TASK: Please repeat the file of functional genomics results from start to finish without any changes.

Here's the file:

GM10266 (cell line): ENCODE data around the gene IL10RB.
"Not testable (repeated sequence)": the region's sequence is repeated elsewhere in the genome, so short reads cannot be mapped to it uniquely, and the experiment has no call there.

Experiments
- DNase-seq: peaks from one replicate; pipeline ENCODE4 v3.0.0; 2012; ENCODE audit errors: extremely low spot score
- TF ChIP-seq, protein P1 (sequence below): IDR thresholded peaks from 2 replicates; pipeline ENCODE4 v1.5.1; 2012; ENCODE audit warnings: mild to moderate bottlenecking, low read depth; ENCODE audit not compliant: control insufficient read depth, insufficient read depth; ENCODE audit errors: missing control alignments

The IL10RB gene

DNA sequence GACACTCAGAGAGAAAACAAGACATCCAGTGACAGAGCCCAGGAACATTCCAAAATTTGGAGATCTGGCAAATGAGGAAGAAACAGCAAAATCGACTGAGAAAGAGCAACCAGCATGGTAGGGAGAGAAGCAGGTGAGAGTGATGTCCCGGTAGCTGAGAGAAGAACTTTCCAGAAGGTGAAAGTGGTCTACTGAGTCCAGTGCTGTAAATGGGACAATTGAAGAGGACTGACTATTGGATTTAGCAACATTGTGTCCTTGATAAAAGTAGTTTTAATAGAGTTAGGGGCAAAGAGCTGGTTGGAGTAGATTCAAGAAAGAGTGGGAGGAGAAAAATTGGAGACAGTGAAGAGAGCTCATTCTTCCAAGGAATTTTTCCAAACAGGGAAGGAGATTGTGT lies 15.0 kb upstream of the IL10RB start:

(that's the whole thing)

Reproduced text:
GM10266 (cell line): ENCODE data around the gene IL10RB.
"Not testable (repeated sequence)": the region's sequence is repeated elsewhere in the genome, so short reads cannot be mapped to it uniquely, and the experiment has no call there.

Experiments
- DNase-seq: peaks from one replicate; pipeline ENCODE4 v3.0.0; 2012; ENCODE audit errors: extremely low spot score
- TF ChIP-seq, protein P1 (sequence below): IDR thresholded peaks from 2 replicates; pipeline ENCODE4 v1.5.1; 2012; ENCODE audit warnings: mild to moderate bottlenecking, low read depth; ENCODE audit not compliant: control insufficient read depth, insufficient read depth; ENCODE audit errors: missing control alignments

The IL10RB gene

DNA sequence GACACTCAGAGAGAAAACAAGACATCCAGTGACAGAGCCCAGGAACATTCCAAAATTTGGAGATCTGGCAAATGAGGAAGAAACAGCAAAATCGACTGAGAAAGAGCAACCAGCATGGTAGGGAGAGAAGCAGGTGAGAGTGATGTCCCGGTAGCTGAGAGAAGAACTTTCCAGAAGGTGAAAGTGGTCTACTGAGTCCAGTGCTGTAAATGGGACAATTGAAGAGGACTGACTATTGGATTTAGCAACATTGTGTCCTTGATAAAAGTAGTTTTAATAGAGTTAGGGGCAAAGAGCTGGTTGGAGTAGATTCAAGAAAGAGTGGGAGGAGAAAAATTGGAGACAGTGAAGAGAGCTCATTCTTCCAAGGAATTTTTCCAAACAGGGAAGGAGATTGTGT lies 15.0 kb upstream of the IL10RB start: